A Royal Navy ballistic missile submarine has just completed a record-breaking tour of over half a year at sea. The primary purpose of the extended patrol, in addition to better understanding how the crew could get along for so long without a decent shower, was to determine whether ballistic missile submarines could grow a coating of plant-based material on their hulls in order to lower their acoustic signature while at sea, thereby reducing the probability of detection by an unfriendly nation.
The Times reported that an unidentified submarine was spotted “encrusted with barnacles and covered in slime and a very high density of Chia sprouts” upon its recent return to the Faslane naval base in Scotland. The paper said the vessel was at sea for a patrol in excess of six months.
A statement made by the Royal Navy added that Deputy Prime Minister Oliver Dowden was in Scotland to welcome the submariners home. Dowden brought along his Chia Pet, fondly named “Holbrook,” after the British thermonuclear warhead fitted on the Trident II missiles deployed on Vanguard submarines.
Only two of Britain’s four Vanguard-class submarines – HMS Vigilant and HMS Vengeance – are currently deemed sea-worthy. The fleet’s first-in-class, HMS Vanguard, returned to Faslane this year after more than seven years undergoing maintenance, but will not be mission-ready until 2024. The fourth vessel, HMS Victorious, has been waiting to undergo its own maintenance following an onboard fire last year and has only just arrived at the Devonport dockyard in Plymouth.
Last year, it was reported that the lack of available Vanguard-class submarines meant crews were increasingly serving tours in excess of 150 days and being ordered to apply deodorant far more than should be required. By comparison, the average patrol on the previous generation of nuclear vessels rarely exceeded 60-70 days.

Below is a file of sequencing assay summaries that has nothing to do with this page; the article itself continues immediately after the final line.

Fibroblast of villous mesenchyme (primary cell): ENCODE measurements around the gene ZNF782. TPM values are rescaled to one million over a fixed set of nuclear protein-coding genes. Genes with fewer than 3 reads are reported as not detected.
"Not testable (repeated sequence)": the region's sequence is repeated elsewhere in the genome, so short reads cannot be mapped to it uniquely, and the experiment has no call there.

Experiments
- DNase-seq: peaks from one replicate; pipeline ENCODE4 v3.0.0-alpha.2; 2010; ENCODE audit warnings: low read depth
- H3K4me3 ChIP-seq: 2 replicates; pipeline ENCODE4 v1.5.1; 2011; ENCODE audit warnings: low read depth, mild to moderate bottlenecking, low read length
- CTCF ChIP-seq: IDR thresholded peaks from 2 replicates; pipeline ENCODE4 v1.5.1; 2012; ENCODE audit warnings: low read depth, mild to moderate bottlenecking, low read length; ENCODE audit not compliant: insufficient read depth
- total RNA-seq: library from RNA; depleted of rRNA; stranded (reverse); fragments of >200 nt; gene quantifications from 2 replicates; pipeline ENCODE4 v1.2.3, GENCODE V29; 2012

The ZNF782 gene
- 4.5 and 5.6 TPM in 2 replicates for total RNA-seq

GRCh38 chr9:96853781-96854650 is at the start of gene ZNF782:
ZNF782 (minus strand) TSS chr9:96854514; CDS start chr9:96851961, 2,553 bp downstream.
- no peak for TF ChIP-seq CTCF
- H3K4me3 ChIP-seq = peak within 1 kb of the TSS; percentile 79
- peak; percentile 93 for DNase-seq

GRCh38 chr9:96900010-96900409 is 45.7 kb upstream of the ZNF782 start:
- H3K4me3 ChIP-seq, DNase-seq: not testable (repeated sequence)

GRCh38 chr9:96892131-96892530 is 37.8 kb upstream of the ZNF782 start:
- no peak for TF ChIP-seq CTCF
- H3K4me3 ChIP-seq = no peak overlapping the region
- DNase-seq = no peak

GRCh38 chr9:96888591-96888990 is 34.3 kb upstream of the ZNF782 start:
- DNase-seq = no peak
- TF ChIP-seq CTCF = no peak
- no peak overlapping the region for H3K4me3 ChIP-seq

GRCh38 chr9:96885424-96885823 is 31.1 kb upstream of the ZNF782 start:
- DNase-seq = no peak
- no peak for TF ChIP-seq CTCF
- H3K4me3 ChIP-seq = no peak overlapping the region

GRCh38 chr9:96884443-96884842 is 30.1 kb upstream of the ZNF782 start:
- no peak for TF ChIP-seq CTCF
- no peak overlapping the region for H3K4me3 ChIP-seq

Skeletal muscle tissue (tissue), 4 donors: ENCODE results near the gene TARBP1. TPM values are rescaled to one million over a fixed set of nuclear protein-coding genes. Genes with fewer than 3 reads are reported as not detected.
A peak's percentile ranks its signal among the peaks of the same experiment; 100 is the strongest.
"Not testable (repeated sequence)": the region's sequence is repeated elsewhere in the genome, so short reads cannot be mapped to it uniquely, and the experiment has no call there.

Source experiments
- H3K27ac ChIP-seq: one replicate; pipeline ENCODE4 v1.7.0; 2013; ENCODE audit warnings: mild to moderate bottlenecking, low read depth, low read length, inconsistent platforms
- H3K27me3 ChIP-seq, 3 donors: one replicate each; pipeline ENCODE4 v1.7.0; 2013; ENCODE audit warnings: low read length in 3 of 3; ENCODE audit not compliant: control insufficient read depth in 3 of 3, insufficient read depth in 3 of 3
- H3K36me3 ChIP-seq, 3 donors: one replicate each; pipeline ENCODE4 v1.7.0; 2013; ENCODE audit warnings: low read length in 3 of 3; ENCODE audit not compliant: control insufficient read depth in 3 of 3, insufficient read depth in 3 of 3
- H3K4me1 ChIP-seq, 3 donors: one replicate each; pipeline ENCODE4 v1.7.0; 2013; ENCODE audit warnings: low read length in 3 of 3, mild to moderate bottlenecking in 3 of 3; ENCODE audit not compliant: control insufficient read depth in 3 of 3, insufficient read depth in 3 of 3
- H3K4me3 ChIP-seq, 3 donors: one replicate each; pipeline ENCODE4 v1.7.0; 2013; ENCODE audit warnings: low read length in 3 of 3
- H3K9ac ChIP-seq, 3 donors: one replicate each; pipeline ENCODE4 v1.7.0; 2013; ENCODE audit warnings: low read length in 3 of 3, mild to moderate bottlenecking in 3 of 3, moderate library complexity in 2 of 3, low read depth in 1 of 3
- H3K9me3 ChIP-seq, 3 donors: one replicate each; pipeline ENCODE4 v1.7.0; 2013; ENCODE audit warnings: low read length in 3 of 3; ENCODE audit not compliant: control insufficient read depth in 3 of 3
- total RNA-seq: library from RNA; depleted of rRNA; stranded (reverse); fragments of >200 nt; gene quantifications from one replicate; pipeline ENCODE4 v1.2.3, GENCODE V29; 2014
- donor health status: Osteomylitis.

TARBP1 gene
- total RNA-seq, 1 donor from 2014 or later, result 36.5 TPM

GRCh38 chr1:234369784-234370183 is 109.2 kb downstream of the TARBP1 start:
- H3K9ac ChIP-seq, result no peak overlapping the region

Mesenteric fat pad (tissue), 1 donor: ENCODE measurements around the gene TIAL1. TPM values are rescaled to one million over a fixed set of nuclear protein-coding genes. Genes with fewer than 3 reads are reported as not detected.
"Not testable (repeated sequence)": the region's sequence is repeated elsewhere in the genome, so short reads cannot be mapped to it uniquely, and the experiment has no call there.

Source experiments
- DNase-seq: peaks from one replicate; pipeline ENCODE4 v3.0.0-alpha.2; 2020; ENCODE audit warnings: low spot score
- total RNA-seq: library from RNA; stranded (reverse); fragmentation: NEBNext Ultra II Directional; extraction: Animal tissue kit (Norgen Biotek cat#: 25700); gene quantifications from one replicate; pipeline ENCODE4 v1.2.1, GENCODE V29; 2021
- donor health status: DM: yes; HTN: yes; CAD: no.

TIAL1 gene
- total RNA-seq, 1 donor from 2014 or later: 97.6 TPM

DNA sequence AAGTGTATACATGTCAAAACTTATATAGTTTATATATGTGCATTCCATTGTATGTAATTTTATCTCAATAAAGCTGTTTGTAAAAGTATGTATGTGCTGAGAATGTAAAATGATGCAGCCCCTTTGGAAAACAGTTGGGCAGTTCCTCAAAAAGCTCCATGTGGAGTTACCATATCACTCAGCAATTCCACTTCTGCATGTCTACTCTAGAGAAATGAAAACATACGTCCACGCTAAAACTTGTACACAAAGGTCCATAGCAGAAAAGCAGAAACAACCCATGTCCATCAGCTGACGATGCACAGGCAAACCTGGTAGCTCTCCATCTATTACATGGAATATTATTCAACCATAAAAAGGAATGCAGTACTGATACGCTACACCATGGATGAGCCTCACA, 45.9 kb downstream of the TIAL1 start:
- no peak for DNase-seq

An unidentified source inside the Ministry of Defence (MOD) told The Times that researchers stumbled upon Chia sprouts as a new method of lowering submarine's noise profile when a researcher started sprouting seeds in the laboratory to use in their sandwiches. In subsequent laboratory experiments they demonstrated that a high-density coating of Chia sprouts break up sound waves that bounce against the hull more effectively than the rubber tiles currently in use.
In addition to concerns about the state of the vessels, there have also been concerns about the impact these extended tours have on crew discipline, morale, and psychological wellbeing. The Royal Navy has already opened an investigation into claims by female submariners working on Vanguard-class subs of sexual abuse and bullying by male colleagues and senior officers, and a former UK submarine commander has warned of risks to sailors.
CND General Secretary Kate Hudson passed off the Chia seed experiment as a cheap publicity stunt intended to divert attention from the serious problems faced by the Trident nuclear weapon system. “It’s extremely irresponsible of the British government and Royal Navy to expose crews to these conditions [essentially trapped in slimy, Chia-infested deathtraps]: not only to such lengths of time away from friends and family, but in vessels that are becoming increasingly unseaworthy and smelly. Clearly Britain is struggling to maintain its nuclear weapons safely. That is already potentially catastrophically dangerous without the added risks of malfunctioning equipment or personal error as a result of overtired and stressed staff. This whole [Chia] project is just a colossal waste of time and resources. The government must come to its senses and call time on its nuclear weapons programme, scrap its replacement, and instead invest in rebuilding our public services.”
Chia Pets are American styled terracotta figurines used to sprout chia, where the chia sprouts grow within a couple of weeks to resemble the animal's fur or hair. Moistened chia seeds (Salvia hispanica) are applied to a grooved terracotta figurine. A range of generic animals has been produced, including a turtle, pig, puppy, kitten, frog, and hippopotamus. Cartoon characters have also been licensed, including Garfield, Scooby-Doo, Looney Tunes, Shrek, The Simpsons, and SpongeBob. Additionally, there are Chia Pets depicting real people, including Barack Obama and Donald Trump.
Author's Note: Thanks to Campaign for Nuclear Disarmament (CND) for inspring this satirical piece of pseudojournalism, and for much of the information plagiarized herein.